Press Release


The Public Square at the Illinois Humanities Council hosts a performance by renowned storyteller and anthropologist Ramon Lopez in Humboldt Park.

CHICAGO – Join the Public Square at IHC and the Juan Antonio Corretjer Puerto Rican Cultural Center for an evening with noted storyteller, anthropologist, and textile artist Ramon Lopez. He will discuss the value of oral history and storytelling as a vital part of cultural identity in Puerto Rico and on Division Street in Chicago. His presentation will be followed by a lively conversation with the audience.

Join us on Wednesday, August 29 from 6:00 to 8:00 p.m. at the Humboldt Park Branch of the Chicago Public Library (1605 N. Troy St.). This event is free and open to the public. Reservations are not required. Refreshments will be served. For more information, please call 312.422.5580.

Ramon Lopez, renowned for his expertise in Afro-Caribbean and Puerto Rican culture, comparative spirituality, popular culture, and storytelling. He uses storytelling not only to entertain, but also to teach and keep unique memories, cultural practices, and spiritual beliefs alive. Lopez is also a noted textile artist and has held positions as an instructor in Anthropology at the University of Puerto Rico, Principal of Aspira High School in Chicago, Director of the Research Center at the Institute for Puerto Rican Culture in San Juan, and a journalist with Dialogo newspaper. He is the author of several books including Puerto Rican Popular Culture in the US, Puerto Rico USA: History of an Imaginary Country and Other Essays, A History of Puerto Rican Artisanry, and The Colonial Power in Puerto Rican Public Schools.


The Public Square at the Illinois Humanities Council fosters debate, dialogue, and exchange of ideas about cultural, social and political issues with an emphasis on social justice. Programs promote participatory democracy by creating space for public conversations.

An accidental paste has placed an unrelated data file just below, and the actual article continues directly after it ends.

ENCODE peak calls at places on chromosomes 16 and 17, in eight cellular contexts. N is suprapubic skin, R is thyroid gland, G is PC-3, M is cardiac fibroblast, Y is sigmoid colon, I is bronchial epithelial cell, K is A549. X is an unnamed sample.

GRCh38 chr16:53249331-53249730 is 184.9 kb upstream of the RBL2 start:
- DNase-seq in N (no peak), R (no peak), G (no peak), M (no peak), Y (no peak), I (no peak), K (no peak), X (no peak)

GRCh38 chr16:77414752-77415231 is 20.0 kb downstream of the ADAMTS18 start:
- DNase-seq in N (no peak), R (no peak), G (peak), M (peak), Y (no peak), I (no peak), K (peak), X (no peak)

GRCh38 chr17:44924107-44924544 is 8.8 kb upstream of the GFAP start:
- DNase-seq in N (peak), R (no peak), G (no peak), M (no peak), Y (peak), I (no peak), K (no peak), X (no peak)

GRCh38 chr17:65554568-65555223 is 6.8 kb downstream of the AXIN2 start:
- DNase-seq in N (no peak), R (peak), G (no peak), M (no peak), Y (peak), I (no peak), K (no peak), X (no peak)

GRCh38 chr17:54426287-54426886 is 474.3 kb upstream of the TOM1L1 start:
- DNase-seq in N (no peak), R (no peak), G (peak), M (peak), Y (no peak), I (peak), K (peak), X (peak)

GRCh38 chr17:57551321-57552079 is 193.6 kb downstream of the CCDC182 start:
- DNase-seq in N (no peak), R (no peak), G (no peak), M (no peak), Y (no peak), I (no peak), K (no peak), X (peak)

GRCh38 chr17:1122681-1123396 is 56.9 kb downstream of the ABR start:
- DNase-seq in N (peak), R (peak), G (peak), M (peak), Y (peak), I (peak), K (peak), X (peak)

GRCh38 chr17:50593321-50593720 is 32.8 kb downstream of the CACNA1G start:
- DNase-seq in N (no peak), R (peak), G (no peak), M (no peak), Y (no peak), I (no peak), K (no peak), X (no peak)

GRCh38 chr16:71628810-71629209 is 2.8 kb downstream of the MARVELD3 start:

This program is part of our "Know More: Conversations That Matter" series. Art, issues, and dialogue—these are the key components to this exciting set of programs sponsored by The Public Square at the IHC. This series is a way to bridge the gap between the arts and social issues that are of current concern to Chicago’s Englewood and Humboldt Park communities. Performances and presentations by top artists and activists are a prelude to community-based discussions. This series is made possible by a grant from The Joyce Foundation. More information about "Know More: Conversations That Matter" and The Public Square at the IHC is available at

The Illinois Humanities Council is an educational organization dedicated to fostering a culture in which the humanities are a vital part of the lives of individuals and communities. Through its programs and grants, the IHC promotes greater understanding of, appreciation for, and involvement in the humanities by all Illinoisans, regardless of their economic resources, cultural background, or geographic location. Organized as a state affiliate of the National Endowment for the Humanities in 1973, the IHC is now a private nonprofit (501 [c] 3) organization that is funded by contributions from individuals, corporations, and foundations; by the Illinois General Assembly; and by the NEH.


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